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'Tis not to force fome lifelefs verfes meet

With their five gouty feet.

All, every where, like man's, must be the soul,
And Reafon the inferior powers control.

Such were the numbers which could call

The ftones into the Theban wall.

Such miracles are ceas'd; and now we fee
No towns or houfes rais'd by poetry.

Yet 'tis not to adorn and gild each part;
That shows more coft than art.

Jewels at nofe and lips but ill appear;
Rather than all things Wit, let none be there.
Several lights will not be seen,

If there be nothing elfe between.

Men doubt, because they stand so thick i' th' sky,
If those be stars which paint the Galaxy.

'Tis not when two like words make up one noise
(Jefts for Dutch men and English boys);
In which who finds out Wit, the fame may fee
In anʼgrams and acrostick poetry :

Much lefs can that have any place

At which a virgin hides her face;

Such drofs the fire muft purge away: 'tis juft
The author blush there, where the reader must.

'Tis not fuch lines as almost crack the stage
When Bajazet begins to rage;

Nor a tall metaphor in the bombast way;
Nor the dry chips of fhort-lung'd Seneca ;




all things to obtrude

And force fome odd fimilitude..

What is it then, which, like the Power Divine,
We only can by negatives define?

In a true piece of Wit all things must be,
Yet all things there agree;

As in the ark, join'd without force or strife,
All creatures dwelt; all creatures that had life :
Or, as the primitive forms of all

(If we compare great things with small)

Which, without difcord or confufion, lie
In that ftrange mirror of the Deity.

But Love, that moulds one man up out of two,
Makes me forget, and injure you:

I took you for myself, fure, when I thought
you in any thing were to be taught.


Correct my error with thy pen;
And, if any afk me then

What thing right Wit and height of Genius is,
I'll only fhew your lines, and fay, 'Tis this.


For his fafe Return from the Northern Expedition against the ScOTS.

GREAT is thy charge, O North! be wife and juft,

England commits her Falkland to thy truft;

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Return him safe ; Learning would rather choose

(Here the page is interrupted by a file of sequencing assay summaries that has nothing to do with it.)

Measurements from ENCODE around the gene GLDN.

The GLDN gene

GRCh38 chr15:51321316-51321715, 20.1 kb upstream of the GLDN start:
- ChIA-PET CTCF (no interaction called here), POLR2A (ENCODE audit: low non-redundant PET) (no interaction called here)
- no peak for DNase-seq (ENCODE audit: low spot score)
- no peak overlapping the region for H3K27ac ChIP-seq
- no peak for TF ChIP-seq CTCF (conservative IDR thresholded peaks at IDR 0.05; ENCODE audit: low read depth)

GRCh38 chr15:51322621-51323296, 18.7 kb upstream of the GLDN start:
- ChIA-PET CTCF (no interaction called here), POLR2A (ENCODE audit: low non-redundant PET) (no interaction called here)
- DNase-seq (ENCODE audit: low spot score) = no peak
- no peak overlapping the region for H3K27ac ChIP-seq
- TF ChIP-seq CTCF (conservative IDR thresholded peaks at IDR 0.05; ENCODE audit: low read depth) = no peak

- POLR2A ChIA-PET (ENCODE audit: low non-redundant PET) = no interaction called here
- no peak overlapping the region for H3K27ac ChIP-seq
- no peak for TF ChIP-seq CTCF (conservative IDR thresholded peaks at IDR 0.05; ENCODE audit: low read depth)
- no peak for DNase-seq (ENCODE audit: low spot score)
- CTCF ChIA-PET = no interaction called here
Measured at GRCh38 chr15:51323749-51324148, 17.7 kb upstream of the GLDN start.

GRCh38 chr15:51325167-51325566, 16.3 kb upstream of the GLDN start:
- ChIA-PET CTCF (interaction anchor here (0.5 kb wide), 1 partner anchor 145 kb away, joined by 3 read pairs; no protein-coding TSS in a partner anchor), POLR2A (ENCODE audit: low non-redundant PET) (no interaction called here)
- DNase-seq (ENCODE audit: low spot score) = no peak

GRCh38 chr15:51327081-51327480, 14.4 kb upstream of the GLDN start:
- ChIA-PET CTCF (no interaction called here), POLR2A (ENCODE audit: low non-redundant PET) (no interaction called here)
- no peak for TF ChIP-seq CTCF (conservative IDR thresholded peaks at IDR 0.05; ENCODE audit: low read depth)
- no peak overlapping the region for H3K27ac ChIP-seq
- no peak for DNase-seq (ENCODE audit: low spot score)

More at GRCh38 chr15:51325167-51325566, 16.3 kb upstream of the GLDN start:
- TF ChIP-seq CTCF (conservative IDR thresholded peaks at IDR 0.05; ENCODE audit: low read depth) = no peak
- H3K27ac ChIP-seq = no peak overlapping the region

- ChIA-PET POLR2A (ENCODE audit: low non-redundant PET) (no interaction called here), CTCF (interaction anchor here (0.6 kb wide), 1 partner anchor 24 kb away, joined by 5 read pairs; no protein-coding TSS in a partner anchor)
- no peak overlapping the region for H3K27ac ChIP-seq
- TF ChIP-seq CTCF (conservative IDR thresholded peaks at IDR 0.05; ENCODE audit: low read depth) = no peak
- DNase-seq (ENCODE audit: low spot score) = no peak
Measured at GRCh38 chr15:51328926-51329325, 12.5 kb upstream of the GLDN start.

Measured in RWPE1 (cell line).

Her Bodley or her Vatican to lofe :

All things that are but writ or printed there,
In his unbounded breaft engraven are.
There all the fciences together meet,
And every art does all her kindred greet,
Yet juftle not, nor quarrel; but as well
Agree as in fome common principle.
So, in an army govern'd right, we see
(Though out of feveral countries rais'd it be)
That all their order and their place maintain,
The English, Dutch, the Frenchmen, and the Dane :
So thoufand divers fpecies fill the air,

Yet neither crowd nor mix confus'dly there;
Beafts, houses, trees, and men, together lie,
Yet enter undisturb'd into the eye.

And this great prince of knowledge is by Fate
Thrust into th' noise and business of a state.
All virtues, and fome cuftoms of the court,
Other men's labour, are at least his sport;
Whilft we, who can no action undertake,
Whom idleness itself might learned make;
Who hear of nothing, and as yet scarce know,
Whether the Scots in England be or no;
Pace dully on, oft tire, and often stay,
Yet fee his nimble Pegasus fly away.

"Tis Nature's fault, who did thus partial grow,
And her eftate of wit on one bestow;

Whilft we,

like younger brothers, get at best But a small flock, and muft work out the rest.


How could he answer 't, should the state think fit
To queftion a monopoly of wit?

Such is the man whom we require the fame
We lent the North; untouch'd, as is his fame.
He is too good for war, and ought to be
As far from danger, as from fear he 's free.
Those men alone (and those are useful too)"
Whofe valour is the only art they know,
Were for fad war and bloody battles born;
Let them the ftate defend, and he adorn.





HAT fhall we fay, fince filent now is he


Who when he spoke, all things would filent be?

Who had fo many languages in ftore,

That only fame shall speak of him in more;
Whom England now no more return'd must see;
He's gone to heaven on his fourth embasly.
On earth he travel'd often; not to say

H' had been abroad, or pafs loofe time away.
In whatsoever land he chanc'd to come,
He read the men and manners, bringing home
Their wisdom, learning, and their piety,
As if he went to conquer, not to fee.
So well he understood the most and best
Of tongues, that Babel fent into the Weit;

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Spoke them fo truly, that he had (you'd fwear)
Not only liv'd, but been born every where.
Juftly each nation's speech to him was known,
Who for the world was made, not us alone;
Nor ought the language of that man be less,
Who in his breaft had all things to exprefs.
We fay that learning 's endless, and blame Fate
For not allowing life a longer date :

He did the utmost bounds of knowledge find,
He found them not fo large as was his mind;
But, like the brave Pellæan youth, did moan
Because that art had no more worlds than one;
And, when he saw that he through ali had past,
He dy'd, left he should idle grow at last.

ON THE DEATH OF MR. JORDAN, Second Mafter at Westminster School.

Hence, and make room for me, all you who come

Only to read the epitaph on this tomb !

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Here lies the master of my tender years,
The guardian of my parents' hope and fears
Whose government ne'er stood me in a tear ;
All weeping was referv'd to spend it here.
Come hither, all who his rare virtues knew,
And mourn with me: he was your tutor too.
Let's join our fighs, till they fly far, and shew
His native Belgia what the 's now to do.


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